You’re wondering… what’s the best bookkeeping software for your small business?
And that’s a great question!
I’ve done a few of these side-by-side comparisons of U.S. accounting software systems for U.S. small businesses, and I decided it was about time for a new one! The last two posts still have some relevant information, and if you’re interested in learning more about the progression of the software discussed in this review then reading them can be super helpful. However, there are definitely some changes and upgrades, even from last year’s post as to what’s the best bookkeeping software for smaller businesses.
While I am an accounting professional, my focus in this article is from a user perspective.
I also am very concerned about fully covering a business owner in the bookkeeping and accounting records departments (because no one likes to find out they don’t have what they thought they had).
With this article, I want to try to show you what functions are possible, as well as how easy different functions are to use.
So without further ado, let’s compare the most popular bookkeeping software options of QuickBooks Online, QuickBooks Desktop, Xero and Freshbooks. If you just want to jump to the conclusion, click here.
QuickBooks Online Review (QBO)
QuickBooks Online is a cloud-based, online accounting software application. It was first launched in 2000 because of the exponential growth in cloud computing and to allow for 24/7 access to data online. After an initial rebuild by Intuit in 2013 (to make it more app and mobile friendly), it also had a revamp in 2015 to work through some of the more annoying deficiencies.
Since then it’s become way better for small businesses and much more reliable–enough to jump in front QuickBooks desktop versions for usability.
If you’re looking for a well-rounded online account software system, then QuickBooks Online is definitely your best option!
No one feels like wasting time (me, included) and QBO can streamline your work flow and reduce the amount of time you need to complete regular tasks. Automatic input of data into QBO, automatic invoicing option, options for software to remember for repeat transaction, automated receipts, and the ability to generate automatic remembered reports are all features you can take advantage of for your accounting.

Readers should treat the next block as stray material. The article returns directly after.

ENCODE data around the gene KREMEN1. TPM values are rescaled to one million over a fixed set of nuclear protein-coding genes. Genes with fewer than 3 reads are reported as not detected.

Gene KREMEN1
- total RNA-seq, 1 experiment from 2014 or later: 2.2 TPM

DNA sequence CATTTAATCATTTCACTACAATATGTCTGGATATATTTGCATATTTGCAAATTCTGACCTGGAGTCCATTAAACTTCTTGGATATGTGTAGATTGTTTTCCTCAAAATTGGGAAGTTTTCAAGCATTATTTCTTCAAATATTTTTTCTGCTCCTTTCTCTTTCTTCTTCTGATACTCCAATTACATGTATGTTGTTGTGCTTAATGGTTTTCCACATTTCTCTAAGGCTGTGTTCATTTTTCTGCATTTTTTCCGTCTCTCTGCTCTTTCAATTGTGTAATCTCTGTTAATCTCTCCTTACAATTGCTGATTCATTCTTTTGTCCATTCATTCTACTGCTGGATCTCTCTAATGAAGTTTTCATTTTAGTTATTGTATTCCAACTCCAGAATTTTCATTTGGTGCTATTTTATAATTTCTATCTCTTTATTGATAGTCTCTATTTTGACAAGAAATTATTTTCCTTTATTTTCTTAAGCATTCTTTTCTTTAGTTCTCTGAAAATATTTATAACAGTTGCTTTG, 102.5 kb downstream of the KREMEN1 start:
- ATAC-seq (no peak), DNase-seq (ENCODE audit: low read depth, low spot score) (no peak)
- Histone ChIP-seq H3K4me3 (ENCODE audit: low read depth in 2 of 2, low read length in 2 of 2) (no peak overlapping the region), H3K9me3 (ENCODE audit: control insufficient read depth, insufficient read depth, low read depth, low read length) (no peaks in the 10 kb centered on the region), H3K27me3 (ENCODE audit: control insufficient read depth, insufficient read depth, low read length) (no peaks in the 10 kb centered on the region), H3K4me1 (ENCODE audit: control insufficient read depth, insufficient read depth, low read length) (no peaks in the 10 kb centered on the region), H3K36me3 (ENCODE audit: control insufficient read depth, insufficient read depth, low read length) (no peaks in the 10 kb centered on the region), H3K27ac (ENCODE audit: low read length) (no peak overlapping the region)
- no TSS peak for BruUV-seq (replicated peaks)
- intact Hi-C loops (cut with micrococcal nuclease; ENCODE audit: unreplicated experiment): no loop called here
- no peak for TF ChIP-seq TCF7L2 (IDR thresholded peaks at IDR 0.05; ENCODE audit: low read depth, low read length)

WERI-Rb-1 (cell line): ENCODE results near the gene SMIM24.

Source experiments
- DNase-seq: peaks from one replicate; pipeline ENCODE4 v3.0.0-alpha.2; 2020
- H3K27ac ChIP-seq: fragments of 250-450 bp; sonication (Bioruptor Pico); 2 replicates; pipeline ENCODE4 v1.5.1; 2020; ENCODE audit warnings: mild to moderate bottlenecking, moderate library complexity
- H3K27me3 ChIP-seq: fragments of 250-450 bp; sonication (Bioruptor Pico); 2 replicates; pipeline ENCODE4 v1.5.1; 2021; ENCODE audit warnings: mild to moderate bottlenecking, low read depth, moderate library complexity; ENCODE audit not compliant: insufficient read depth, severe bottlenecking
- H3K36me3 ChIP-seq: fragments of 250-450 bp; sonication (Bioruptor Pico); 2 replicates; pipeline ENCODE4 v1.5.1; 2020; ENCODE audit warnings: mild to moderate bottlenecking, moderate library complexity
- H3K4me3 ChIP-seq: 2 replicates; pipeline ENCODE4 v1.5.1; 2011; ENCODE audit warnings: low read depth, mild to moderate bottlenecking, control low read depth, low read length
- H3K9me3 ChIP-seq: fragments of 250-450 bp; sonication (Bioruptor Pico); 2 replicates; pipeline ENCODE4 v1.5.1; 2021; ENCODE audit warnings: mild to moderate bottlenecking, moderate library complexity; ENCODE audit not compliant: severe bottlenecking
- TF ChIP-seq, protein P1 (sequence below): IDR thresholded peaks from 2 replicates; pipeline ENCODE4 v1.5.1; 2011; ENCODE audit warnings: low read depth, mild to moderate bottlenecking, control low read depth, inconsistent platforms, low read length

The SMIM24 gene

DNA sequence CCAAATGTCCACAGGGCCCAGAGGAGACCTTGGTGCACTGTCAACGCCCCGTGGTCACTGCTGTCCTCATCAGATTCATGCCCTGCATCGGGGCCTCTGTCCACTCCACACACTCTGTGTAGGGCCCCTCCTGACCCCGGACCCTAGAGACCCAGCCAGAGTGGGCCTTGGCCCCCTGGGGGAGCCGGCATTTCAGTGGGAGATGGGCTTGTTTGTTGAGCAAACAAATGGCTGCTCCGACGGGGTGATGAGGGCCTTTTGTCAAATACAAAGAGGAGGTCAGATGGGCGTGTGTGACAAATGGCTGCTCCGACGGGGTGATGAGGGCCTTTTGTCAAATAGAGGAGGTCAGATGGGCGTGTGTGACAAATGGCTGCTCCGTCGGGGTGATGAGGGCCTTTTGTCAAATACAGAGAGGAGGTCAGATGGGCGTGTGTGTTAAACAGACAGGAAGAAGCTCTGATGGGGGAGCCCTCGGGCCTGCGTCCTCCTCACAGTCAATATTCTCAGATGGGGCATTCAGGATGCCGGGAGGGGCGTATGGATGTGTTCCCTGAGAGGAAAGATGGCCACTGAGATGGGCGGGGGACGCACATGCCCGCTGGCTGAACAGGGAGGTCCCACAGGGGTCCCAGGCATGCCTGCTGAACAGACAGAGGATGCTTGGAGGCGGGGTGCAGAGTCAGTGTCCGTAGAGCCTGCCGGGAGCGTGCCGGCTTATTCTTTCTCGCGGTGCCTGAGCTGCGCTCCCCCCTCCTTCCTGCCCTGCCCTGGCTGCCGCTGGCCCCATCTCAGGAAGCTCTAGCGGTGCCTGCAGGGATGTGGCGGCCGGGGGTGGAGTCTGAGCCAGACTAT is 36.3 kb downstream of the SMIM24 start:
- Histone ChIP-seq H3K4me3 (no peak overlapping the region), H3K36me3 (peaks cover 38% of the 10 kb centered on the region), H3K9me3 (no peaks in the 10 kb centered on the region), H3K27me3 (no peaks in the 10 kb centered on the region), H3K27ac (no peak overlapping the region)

QBO is also great when it comes to accessibility; it works across a bunch of platforms without bugs or glitches. If you have a Mac and you need to share QuickBooks files with someone who has a PC, don’t even worry about it! You can share between computing platforms, between the home and the office, even on your smartphone and tablet. You can also send an invitation to an accountant or an outside financial professional to access and view your books.
QBO also has lots of cool, little features that can help with usability. For instance, do you like to use keyboard shortcuts over endless mouse clicking? QBO has lots of keyboard shortcuts for you to press away to your heart’s content. They’ve also done some serious work on their customization options for reports. If you’ve been using QBO for a while then you know customization features haven’t always been their thing, but I know I can run every report I need to, even really detailed ones. And they’ve worked on other usability features like you can automatically back up data or sync with a variety of apps.
QuickBooks Online has updated your ability to reconcile accounts. In QBO you can reconcile the account, but unlike other accounting software systems, it can also “undo” reconciliations as well as “exclude” other transactions. These two features are HUGELY helpful, and they can be super important because sometimes your accountant or bookkeeper may need to reassign a transaction to make your records accurate. The ability to have flexibility with reconciliation within the software not only meets GAAP expectations, but it makes it the “gold standard” of account systems.
Okay, here’s the thing about QuickBooks Online. For most people, it’s a bit intimidating. And it will definitely feel like you have a larger learning curve to conquer when you start using it. However, all accounting software has a learning cover. And honestly, I feel like some of the others just make you feel like you have the “hang of it” sooner, only to create problems later. My advice is that depending on your business accounting experience, you will most likely need to work with a QBO professional to either setup your books or provide you with some instruction within roughly the first year of using it.
If you’re a large business, QuickBooks Online is probably not for you. It can actually take you more time to process (rather than being a time saver) if you have large amount of monthly transactions (more than 3,000).
Your ability to use QBO can also be negatively affected if you use a bank with an outdated online system, which can create problems with syncing because of the bank’s personal infrastructure. If you’re concerned but want to go forward with QuickBooks Online, then go ask your bank to find out more or if they allow syncing with QBO.
QuickBooks Online Cost:
The Bottom Line:
You should consider using QuickBooks Online if:
- You want to save time.
- You want your business bookkeeping records to be compliant with legal expectations in the United States.
- Your business needs the flexibility and security of a cloud-based accounting system.
- You want to share easy access to parts or all of your accounting with team members.
- You would like to use QuickBooks, and use both Mac and Windows operation systems with your team members.
- Your business does not have thousands of transactions per month.
You should probably NOT use QuickBooks Online, and instead, stick with an on premise QuickBooks system if: